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Selecting the right paint for your home is a multi-step process that goes beyond picking a color. It involves deciding on the ideal sheen, which can significantly impact the look and functionality of your walls.

While color sets the mood, the sheen determines the finish’s durability, ease of cleaning, and how light interacts with the paint. Eggshell paint, known for its very subtle sheen, emerges as the preferred choice for most interior wall projects.

When and Why to Pick Eggshell Paint

Flat paint hides imperfections, while glossy paint shows everything. But, a glossier sheen is easier to clean than a flat sheen. Eggshell paint, with its very subtle sheen, hits that sweet spot between matte paint and glossier options. It hides imperfections well, while also maintaining the ability to easily wipe down walls if needed.

eggshell walls with semi-gloss trim in a dining room

Good Things About Eggshell Paint

Eggshell paint is favored for high-traffic areas because it’s more durable and easier to clean with just a damp cloth than matte paint, without the high maintenance of high gloss paint.

It’s a great choice for hallways and living spaces, offering a low luster that reflects light gently, enhancing the paint’s color with a very subtle sheen.

Times You Might Not Want Eggshell Paint

While eggshell is a fantastic option for many interior spaces, it’s not the preferred choice for trim, doors and cabinets. For these, I usually choose a higher sheen (either satin or semi-gloss) to set them apart from the soft sheen of the walls.

This is especially important if your walls and trim are the same color (all-white for instance) to offer some contrast.

In these areas, a semi-gloss paint or a higher gloss option is also usually a better choice due to its greater durability. These glossier paints are easier to clean, and more durable to withstand constant touching.

Years ago, eggshell was not advised for high-humidity environments like bathrooms, but today’s paints are of much higher quality and this is no longer an issue.

Eggshell vs. Satin

Choosing between eggshell and satin paint sheens can be tricky. Satin offers a higher gloss, making it a good choice for spaces that need easy cleanup, like kitchens or playrooms. Its satin enamel sheen stands up better to scrubbing, making it a popular choice for those looking for a balance between eggshell’s softness and the durability of glossier paints.

Eggshell vs. Matte

Matte paint, with its flat finish, is excellent at hiding wall imperfections but can be less durable and harder to clean. Eggshell is more forgiving and a better option for those wanting to maintain an elegant interior without the worry of high maintenance.

If you don’t have kids or pets, choose Matte because it gives the most beautiful velvety finish. However, if you have kids or pets, definitely pick the Eggshell. It looks very close to matte but is more durable, doesn’t scuff as easily and can be wiped down.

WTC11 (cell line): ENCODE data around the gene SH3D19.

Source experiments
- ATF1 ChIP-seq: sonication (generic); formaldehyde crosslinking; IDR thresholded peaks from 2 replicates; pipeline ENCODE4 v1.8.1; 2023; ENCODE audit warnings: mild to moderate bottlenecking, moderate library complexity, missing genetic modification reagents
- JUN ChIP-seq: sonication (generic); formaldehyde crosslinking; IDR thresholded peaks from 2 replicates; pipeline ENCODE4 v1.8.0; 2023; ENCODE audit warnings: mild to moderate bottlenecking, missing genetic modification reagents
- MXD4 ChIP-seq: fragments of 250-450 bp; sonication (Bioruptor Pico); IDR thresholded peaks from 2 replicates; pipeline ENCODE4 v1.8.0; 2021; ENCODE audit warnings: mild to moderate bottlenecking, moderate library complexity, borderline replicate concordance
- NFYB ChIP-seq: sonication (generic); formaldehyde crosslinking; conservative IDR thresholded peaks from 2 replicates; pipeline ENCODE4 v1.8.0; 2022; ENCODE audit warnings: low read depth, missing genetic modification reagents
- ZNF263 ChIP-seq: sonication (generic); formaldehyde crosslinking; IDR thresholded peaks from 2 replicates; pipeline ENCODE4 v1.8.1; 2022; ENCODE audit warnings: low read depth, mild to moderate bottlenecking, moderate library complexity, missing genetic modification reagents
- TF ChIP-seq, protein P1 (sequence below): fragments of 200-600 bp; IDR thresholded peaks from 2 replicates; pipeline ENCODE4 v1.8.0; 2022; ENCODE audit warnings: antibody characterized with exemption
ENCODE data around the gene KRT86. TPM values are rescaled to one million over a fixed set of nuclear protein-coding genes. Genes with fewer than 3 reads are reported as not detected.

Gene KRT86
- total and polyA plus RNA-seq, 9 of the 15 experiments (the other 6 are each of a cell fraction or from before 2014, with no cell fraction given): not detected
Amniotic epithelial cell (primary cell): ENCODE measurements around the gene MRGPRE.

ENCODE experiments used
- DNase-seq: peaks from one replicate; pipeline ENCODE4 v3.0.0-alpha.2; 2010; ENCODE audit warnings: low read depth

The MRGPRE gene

Eggshell vs. Semi-Gloss

Semi-gloss paint, known for its higher gloss finish is the most popular choice for trim and doors. It has a harder finish than eggshell as well as being more moisture resistant. Satin is also a popular choice for trim, as hides imperfections in the wood better. If you have kids and pets, semi-gloss is a better option.

eggshell walls in a bedroom with satin trim. There's a small potted tree next to a mirror.

Is Eggshell the Same Level of Sheen Amongst All Paint Brands?

No, the level of luster will not look exactly the same between paint brands. Most paint manufacturers call their medium sheen Eggshell. Sherwin Williams’s Eggshell sheen is less shiny than Benjamin Moore’s. Plus, some Sherwin-Williams’ higher paint grades such as Duration and Emerald don’t offer an eggshell sheen – in those instances, use a matte sheen. 


Absolutely, eggshell paint is a great option for nearly any room, offering a balance of durability and ease of cleaning that’s hard to beat. Whether you’re looking for the perfect color for your dining room or a high-quality finish for your living spaces, eggshell is a versatile choice that works well in both bright and darker colors.

Yes, touching up eggshell paint is relatively easy, especially if you use high-quality paint supplies. A damp cloth can often remove mildew stains or scuffs, and for bigger touch-ups, a little paint can blend seamlessly into the existing finish.

Eggshell paint is good at hiding small blemishes thanks to its low luster, making it a better choice than high-gloss paint for walls with minor imperfections. It’s a smart way to achieve a clean, inviting look in your home without the need for frequent touch-ups.

Eggshell paint can be used on exterior surfaces, though it’s less common. Exterior paint typically has a glossier finish to withstand weather conditions and facilitate cleaning. For outdoor projects, consider the type of paint that best suits the surface and exposure to elements, keeping in mind that eggshell may offer a beautiful finish but might require more maintenance than higher gloss options.

Final Thoughts

Remember, when choosing paint, it’s not just about the color choices but also about selecting the type of finish that will provide the best results for your specific needs.

Whether shopping at Benjamin Moore, Sherwin Williams, Home Depot, or your local paint store, consider the area you’re painting, the level of traffic it receives, and how much light it gets.

With the right preparation and choice of paint, eggshell can provide a durable, beautiful finish to your home’s interior surfaces.

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